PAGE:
Ghost Town: Widtsoe

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Site: Widtsoe
Alternate Names: Winder, Houston
County, State: Garfield, Utah
Years of Occupation: 1908-1936, (ranches as early as 1876.)
Status of Site: Open
Classification: Semi-abandoned Town. (Appears to be becoming a popular "summer cabin" site.)
Type: Agricultural/Ranching
Remnants: A few original buildings remain standing mixed with what appears to be seasonal "summer-cabins". Some semi-restored cabins also remain. Active pioneer cemetery nearby.
GPS Coordinate: 37N 50.074' 112W 00.125'
Date of Last Visit: October 5, 2019


Directions to Get There:
From the North: Take John's Valley Road south of Antimony until you reach the town, about 24 miles. You will also pass the Osiris Mill by going this way.
From the South: At the intersection of Highway 63 (Bryce) and 12 (Escalante/Red Canyon), head North. (south will take you to Bryce Canyon). Approx. 15 miles from the intersection.

Notes:
This is a fun Ghost Town, especially because it is so close to Bryce Canyon yet tucked out the way of the traffic. If you are coming from the North, it's a bit of a longer drive, but the Black Canyon and Osiris Ghost Town make an excellent drive.

The Cemetery is also worth stopping at, and an Eagle Project by Trevor Haycock erected a kiosk which contains the history of the town for visitors.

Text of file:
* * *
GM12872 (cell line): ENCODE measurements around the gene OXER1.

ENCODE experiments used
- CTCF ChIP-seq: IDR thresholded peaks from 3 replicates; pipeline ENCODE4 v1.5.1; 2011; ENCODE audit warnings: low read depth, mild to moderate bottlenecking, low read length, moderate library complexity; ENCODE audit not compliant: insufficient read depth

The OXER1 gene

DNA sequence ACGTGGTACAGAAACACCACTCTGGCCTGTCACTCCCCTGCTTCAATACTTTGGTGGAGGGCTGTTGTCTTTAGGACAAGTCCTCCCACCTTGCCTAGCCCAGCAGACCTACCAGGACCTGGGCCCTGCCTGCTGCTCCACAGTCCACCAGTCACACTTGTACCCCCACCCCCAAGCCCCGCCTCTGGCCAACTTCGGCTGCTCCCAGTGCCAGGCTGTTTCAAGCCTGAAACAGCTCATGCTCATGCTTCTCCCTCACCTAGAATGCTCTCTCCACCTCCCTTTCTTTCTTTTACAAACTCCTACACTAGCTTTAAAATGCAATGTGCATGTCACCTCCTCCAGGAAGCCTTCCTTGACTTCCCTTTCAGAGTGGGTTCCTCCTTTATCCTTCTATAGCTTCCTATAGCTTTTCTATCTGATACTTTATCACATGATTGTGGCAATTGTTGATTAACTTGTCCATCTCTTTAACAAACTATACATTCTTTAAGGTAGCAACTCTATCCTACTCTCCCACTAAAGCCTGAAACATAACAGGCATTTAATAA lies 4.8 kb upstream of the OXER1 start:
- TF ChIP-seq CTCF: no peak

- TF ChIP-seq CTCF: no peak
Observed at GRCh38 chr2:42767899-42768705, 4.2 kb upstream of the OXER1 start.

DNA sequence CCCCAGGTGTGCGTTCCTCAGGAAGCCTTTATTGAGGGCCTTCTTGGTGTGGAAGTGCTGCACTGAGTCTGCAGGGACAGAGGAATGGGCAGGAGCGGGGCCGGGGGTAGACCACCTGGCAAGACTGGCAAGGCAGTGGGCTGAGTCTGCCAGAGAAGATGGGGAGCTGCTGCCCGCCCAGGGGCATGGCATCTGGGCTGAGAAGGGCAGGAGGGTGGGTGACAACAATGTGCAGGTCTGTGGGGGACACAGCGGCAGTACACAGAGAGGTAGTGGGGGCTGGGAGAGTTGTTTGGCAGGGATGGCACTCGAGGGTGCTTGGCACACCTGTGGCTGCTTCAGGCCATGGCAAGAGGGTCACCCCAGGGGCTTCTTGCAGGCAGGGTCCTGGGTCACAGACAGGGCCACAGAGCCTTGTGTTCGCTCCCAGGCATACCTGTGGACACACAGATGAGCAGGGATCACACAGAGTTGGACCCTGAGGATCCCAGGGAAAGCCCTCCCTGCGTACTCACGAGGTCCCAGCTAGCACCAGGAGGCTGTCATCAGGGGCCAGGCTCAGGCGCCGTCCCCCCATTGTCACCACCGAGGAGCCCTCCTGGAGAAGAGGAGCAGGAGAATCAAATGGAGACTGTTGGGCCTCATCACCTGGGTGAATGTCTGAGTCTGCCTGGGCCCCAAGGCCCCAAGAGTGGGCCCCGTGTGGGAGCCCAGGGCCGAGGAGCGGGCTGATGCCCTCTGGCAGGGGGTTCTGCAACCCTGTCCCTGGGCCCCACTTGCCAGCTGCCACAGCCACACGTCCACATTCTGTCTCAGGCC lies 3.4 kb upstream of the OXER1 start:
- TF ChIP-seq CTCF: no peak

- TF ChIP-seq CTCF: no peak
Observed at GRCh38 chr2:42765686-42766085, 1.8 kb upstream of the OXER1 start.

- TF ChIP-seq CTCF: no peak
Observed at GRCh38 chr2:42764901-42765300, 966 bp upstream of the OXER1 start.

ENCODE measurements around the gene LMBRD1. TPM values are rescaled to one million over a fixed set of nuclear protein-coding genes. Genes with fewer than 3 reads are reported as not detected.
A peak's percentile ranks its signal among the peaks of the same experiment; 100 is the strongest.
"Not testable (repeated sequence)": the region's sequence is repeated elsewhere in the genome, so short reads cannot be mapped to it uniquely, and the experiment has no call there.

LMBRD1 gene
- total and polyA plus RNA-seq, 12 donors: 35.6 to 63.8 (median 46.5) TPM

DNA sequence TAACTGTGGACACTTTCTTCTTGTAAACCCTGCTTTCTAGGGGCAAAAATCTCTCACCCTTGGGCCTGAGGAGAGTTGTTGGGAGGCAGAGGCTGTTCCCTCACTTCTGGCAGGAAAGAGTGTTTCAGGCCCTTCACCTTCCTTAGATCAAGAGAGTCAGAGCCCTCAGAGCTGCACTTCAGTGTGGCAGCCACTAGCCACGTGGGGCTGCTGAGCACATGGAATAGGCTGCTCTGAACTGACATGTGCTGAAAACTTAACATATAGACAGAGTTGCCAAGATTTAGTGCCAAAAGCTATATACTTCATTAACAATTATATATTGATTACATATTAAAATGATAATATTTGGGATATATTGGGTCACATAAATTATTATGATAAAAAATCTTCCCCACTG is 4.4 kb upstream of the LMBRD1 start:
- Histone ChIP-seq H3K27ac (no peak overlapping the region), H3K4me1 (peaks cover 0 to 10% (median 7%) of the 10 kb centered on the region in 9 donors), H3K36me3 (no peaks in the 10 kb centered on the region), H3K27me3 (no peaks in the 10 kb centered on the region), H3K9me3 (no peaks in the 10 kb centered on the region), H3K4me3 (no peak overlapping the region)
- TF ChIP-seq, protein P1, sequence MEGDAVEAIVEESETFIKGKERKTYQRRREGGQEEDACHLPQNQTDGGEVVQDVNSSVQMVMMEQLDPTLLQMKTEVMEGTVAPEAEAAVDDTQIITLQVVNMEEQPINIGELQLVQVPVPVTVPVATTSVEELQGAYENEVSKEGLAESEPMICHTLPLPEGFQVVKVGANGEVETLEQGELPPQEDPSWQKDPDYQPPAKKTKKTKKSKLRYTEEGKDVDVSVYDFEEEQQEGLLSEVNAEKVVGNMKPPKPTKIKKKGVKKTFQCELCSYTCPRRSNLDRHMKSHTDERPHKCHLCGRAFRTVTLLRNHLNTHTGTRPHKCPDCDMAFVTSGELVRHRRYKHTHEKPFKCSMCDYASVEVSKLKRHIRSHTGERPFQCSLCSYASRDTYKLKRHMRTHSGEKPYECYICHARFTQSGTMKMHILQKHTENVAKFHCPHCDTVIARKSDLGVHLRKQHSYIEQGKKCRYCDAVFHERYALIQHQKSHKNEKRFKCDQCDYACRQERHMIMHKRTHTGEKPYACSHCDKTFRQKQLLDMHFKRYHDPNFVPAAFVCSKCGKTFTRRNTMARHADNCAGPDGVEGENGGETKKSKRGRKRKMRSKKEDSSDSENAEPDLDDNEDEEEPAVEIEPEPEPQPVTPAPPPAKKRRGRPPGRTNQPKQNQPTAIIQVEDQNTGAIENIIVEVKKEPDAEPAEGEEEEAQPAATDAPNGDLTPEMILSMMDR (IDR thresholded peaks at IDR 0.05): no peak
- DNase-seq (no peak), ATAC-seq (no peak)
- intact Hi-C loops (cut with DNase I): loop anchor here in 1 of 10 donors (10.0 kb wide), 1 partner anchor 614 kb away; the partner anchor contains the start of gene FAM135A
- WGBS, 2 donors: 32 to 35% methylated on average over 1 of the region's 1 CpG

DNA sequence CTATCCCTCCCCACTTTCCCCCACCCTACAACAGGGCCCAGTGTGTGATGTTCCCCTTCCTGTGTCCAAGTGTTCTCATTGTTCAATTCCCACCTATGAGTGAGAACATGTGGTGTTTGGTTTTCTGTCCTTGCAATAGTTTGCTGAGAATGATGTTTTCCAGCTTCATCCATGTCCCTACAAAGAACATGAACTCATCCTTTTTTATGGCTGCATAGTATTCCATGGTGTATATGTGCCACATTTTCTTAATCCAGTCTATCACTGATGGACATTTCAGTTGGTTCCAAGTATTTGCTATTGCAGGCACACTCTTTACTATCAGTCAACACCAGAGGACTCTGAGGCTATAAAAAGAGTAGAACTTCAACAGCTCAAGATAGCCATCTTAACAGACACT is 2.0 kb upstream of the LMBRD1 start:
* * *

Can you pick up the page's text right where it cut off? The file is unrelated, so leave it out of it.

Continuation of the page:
A few buildings remain, including what appears to be the school house. Some appear to be refurbished and used as temporary summer getaways. I am unaware of anyone living their full-time, but I admit I didn't see any locals to talk to during my visit. There were plenty of cabins with travel trailers and ATVs parked out side, but no permanent yards or landscaping; hence my assumption that they are being used as vacation homes.

The cemetery is amazing, with monuments from the early 1900s to residents interred recently. Cemeteries always carry a history of their own, and despite a population of less than 400 at it's peak, this cemetery is home to veterans of most of the recent wars, early Mormon pioneers, and tragically too many infants and young toddlers, a testament to the harsh reality of the region.

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